Federal judge rules 'United States of America Miss' pageant can ban trans competitors - even as the House passed Equality Bill on LGBTQ rights
- Anita Green, 29, of Clackamas, Oregon, had her lawsuit dismissed on Thursday
- Green, a trans woman, wanted to compete in United States of America Miss
- Pageant is distinct from Miss USA, contest once owned by ex-President Trump
- Federal judge named by George W. Bush ruled USA Miss could exclude Green
- Ruling was handed down on Thursday, the same day House passed Equality Act
- Republicans oppose Equality Act, saying it threatens all-female competitions
A federal judge in Oregon said the USA Miss pageant is not required to allow transgender women into the competition because it only permits ‘natural born females’ - a ruling handed down even as the House passed the LGBTQ Equality Act.
The discrimination lawsuit brought by Anita Green, a 29-year-old transgender woman, against the privately run organization was dismissed on Thursday by US District Court Judge Michael Mosman.
‘I view it as an association that cannot under the Constitution be required to allow plaintiff to participate in what defendant says is a contradiction of that message,’ Mosman, who was appointed to the bench by George W. Bush, wrote in his ruling, referring to the requirement of 'natural-born females.'
Green sued the United States of America Pageants, which runs United States of America Miss, a competition that is distinct from Miss USA, the contest once owned by former President Donald Trump.
Anita Green, a 29-year-old transgender woman, had her lawsuit against a beauty pageant dismissed on Thursday by a federal judge who ruled that United States of America Miss was not required to allow trans competitors
Green, a native of Clackamas, Oregon, said that while she was disappointed in the ruling, she was pleased that her lawsuit drew attention to the issue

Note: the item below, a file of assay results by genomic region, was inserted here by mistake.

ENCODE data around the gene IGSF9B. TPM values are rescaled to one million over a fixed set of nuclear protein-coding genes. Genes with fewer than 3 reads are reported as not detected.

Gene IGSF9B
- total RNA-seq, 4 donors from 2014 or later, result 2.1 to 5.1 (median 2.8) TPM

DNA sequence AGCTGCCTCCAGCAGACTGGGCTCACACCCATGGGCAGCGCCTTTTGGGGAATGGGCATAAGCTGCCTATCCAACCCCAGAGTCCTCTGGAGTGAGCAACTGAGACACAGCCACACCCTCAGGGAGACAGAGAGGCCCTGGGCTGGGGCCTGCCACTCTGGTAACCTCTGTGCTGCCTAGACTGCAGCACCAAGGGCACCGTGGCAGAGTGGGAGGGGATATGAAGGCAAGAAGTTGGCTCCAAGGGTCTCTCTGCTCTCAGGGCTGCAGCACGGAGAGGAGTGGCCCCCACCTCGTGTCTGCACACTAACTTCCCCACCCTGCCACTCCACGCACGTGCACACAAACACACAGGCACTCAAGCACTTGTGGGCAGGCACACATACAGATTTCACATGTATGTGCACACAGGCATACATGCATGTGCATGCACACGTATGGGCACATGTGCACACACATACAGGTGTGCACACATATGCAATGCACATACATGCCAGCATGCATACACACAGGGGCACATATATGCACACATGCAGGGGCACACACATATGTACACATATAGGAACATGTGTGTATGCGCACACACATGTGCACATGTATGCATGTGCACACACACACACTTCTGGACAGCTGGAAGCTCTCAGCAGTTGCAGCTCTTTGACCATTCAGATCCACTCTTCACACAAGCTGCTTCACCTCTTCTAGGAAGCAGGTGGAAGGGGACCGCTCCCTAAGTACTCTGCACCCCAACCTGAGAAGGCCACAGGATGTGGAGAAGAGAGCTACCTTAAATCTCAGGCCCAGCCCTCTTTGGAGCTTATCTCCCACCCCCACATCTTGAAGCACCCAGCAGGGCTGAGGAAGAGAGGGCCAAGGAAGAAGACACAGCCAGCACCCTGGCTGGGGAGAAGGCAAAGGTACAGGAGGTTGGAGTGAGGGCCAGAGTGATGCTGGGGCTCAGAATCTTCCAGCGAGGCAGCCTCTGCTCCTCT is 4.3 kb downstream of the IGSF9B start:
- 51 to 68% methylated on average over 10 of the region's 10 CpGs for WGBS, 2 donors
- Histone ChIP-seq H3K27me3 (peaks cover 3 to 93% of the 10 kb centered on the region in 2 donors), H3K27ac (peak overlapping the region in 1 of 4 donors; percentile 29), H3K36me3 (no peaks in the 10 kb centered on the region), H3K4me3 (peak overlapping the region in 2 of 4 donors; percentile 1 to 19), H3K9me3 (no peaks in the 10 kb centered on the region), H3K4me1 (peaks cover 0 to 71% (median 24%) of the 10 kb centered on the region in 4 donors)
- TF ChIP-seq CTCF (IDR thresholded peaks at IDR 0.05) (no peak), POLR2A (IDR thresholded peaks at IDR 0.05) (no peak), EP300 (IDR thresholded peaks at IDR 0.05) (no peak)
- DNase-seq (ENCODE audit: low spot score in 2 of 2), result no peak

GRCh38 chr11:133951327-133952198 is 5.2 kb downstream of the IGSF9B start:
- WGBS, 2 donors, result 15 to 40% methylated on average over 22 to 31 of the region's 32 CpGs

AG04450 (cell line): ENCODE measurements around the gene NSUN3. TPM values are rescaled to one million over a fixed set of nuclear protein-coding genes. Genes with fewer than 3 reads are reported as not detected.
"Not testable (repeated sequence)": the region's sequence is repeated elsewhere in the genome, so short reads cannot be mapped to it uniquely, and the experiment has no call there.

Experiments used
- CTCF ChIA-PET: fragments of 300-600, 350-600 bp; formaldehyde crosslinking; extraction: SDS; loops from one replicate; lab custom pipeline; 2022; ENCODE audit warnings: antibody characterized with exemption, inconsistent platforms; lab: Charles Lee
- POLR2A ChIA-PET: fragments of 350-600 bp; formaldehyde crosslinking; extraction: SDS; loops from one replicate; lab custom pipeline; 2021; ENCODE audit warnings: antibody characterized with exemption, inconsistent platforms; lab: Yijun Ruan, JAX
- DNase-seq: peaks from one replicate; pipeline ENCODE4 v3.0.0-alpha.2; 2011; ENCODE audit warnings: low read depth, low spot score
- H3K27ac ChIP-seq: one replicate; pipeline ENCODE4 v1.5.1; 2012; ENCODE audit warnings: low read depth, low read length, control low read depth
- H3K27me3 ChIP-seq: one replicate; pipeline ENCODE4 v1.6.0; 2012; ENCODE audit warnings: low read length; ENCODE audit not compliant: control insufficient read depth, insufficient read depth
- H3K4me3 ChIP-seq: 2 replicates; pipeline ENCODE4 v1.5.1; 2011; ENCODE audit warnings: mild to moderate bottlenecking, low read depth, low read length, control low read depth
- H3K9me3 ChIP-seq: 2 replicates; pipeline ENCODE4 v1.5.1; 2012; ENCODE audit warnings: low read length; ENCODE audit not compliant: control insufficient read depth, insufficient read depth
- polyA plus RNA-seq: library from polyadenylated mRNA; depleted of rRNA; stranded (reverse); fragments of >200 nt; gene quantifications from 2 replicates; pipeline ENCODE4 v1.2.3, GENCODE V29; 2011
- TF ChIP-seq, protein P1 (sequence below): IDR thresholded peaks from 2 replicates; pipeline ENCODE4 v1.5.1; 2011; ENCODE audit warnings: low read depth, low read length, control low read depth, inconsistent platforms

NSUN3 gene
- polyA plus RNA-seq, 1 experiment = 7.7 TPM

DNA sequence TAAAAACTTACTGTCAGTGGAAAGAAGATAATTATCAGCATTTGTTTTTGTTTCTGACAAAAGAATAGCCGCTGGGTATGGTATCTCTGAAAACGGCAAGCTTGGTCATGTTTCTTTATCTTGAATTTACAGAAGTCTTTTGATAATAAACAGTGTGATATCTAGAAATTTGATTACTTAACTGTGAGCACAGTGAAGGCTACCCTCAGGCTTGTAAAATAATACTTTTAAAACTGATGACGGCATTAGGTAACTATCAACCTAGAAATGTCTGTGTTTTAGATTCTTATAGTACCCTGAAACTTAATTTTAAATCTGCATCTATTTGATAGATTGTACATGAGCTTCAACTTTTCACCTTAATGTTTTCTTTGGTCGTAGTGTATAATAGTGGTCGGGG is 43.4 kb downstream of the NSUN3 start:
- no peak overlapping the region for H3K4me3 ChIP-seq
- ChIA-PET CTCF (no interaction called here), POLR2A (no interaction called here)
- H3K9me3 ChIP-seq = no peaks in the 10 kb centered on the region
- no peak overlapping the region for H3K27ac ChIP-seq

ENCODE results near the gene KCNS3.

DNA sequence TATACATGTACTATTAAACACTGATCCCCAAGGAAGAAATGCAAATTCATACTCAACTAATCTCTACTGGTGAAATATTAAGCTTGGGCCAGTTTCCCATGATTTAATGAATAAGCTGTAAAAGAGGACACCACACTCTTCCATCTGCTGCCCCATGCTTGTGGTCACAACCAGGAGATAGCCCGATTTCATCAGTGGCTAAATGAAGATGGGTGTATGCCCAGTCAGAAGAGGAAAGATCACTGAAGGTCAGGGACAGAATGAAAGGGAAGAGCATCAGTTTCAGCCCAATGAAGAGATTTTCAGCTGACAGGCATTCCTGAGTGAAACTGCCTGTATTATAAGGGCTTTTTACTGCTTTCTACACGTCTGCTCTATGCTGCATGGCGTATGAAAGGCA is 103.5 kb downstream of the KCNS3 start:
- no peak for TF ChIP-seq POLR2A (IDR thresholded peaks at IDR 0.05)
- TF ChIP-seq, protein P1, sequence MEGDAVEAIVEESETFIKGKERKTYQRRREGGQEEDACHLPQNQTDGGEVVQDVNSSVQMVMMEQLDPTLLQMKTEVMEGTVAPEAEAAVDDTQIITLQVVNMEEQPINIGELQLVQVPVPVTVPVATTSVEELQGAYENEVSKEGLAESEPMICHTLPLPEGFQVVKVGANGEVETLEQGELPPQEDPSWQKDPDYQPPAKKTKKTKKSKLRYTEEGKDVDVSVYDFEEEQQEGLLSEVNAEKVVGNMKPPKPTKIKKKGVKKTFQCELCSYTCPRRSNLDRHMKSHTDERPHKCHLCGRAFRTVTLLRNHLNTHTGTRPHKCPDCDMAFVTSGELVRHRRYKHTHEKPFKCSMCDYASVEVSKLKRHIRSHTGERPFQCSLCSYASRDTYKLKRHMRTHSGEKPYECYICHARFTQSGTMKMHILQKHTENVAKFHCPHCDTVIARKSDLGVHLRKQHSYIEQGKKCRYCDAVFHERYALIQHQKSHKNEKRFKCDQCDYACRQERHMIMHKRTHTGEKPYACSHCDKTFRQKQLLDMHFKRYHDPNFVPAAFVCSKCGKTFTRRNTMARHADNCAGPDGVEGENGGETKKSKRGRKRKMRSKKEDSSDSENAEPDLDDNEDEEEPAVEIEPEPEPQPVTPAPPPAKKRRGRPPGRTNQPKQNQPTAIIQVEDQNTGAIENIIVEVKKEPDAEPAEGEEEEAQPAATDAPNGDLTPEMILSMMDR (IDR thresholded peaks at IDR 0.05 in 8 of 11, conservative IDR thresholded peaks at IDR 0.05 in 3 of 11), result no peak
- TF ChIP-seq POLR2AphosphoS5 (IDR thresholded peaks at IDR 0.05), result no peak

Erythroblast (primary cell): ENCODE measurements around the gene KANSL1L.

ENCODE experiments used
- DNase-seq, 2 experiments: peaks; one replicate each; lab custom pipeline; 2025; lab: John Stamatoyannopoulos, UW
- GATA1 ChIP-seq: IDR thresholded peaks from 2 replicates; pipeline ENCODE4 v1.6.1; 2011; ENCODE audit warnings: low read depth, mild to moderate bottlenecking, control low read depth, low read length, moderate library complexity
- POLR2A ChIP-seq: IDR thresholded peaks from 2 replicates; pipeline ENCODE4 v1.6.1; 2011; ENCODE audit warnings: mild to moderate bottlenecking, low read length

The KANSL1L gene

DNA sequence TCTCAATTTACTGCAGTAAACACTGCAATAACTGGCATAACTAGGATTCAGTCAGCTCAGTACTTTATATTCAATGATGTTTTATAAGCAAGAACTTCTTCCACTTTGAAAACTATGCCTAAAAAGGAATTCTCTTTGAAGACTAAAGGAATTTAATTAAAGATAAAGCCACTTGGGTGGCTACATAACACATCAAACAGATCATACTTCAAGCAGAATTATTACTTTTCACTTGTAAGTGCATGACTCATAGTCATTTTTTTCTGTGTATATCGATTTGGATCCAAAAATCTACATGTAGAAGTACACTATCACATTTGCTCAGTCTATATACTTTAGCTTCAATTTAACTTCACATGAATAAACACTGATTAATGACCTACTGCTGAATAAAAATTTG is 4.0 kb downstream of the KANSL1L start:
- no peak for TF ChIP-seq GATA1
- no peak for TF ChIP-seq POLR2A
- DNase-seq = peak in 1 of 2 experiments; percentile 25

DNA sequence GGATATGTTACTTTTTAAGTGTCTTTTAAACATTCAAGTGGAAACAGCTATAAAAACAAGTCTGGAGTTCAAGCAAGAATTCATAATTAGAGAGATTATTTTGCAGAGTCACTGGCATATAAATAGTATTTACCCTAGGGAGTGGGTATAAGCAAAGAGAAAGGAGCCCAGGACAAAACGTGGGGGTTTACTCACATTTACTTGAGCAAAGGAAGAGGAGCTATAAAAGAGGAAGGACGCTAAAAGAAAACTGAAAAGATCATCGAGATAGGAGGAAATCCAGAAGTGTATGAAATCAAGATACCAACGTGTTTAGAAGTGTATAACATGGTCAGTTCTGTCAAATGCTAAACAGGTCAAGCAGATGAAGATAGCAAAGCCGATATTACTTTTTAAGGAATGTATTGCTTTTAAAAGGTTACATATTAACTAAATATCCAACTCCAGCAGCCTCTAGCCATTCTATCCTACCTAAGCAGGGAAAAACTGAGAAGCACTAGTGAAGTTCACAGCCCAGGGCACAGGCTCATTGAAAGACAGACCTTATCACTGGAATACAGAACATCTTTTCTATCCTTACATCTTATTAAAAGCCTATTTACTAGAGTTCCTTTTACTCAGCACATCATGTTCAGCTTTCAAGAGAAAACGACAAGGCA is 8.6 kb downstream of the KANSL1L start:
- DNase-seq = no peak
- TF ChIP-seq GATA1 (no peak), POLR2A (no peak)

Green's lawsuit was dismissed on the same day that the Democratic-led House of Representatives passed the Equality Act. The image above shows Democratic members of Congress holding LGBTQ and transgender pride flags before the vote on Thursday
The United States of America Miss pageant is owned by the defendant in the lawsuit, Miss United States of America, LLC.
Mosman issued his ruling on the same day that the Democratic-led House passed a bill that would enshrine LGBTQ protections in the nation’s labor and civil rights laws, a top priority of President Joe Biden, though the legislation faces an uphill battle in the Senate.
The bill passed by a vote of 224-206 with three Republicans joining Democrats in voting yes.
The Equality Act amends existing civil rights law to explicitly include sexual orientation and gender identification as protected characteristics.
The protections would extend to employment, housing, loan applications, education, public accommodations and other areas.
Supporters say the law passed by the House on Thursday was long overdue and would ensure that every person is treated equally under the law.
Green has competed in female beauty pageants in recent years. In 2019, she won the title of Miss Earth Elite Oregon. That year, when she applied to participate in the United States of America Miss national pageant, her application was rejected
Green called the ruling a ‘minor setback’ and was looking for options moving forward
She said the pageant ‘is on the wrong side of history for choosing to actively discriminate against transgender people, but the road to creating meaningful change has always been a long and bumpy one’
In 2018, Green made history as the first transgender woman to compete in the Miss Montana USA pageant. She is seen third from left in the above photo
Green, a native of Clackamas, Oregon, said that while she was disappointed in the ruling, she was pleased that her lawsuit drew attention to the issue.
‘This case brought awareness to an issue many people were and still are unaware of and that issue is that discrimination against transgender people is still actively happening in the private and public sector even within the pageant circuit,’ she said in a statement.
The attorney for Miss United States of America LLC, John T. Kaempf, praised the judge’s ruling.
‘My client is not anti-transgender, but it just wants to be able to hold a pageant that is only for biological females,’ Kaempt told The Oregonian/Oregon Live.
‘Contrary to what people might think, my client, the pageant, is a supporter of diversity. It believes there can be a Miss Black USA pageant, a Miss Native American pageant or a transgender pageant.’
Green has competed in female beauty pageants in recent years. In 2019, she won the title of Miss Earth Elite Oregon.
That year, when she applied to participate in the United States of America Miss national pageant, her application was rejected.
Donald Trump on Sunday waded into the controversy surrounding the Equality Act
The bill was passed by the House 224-206 on Thursday and now moves to the Senate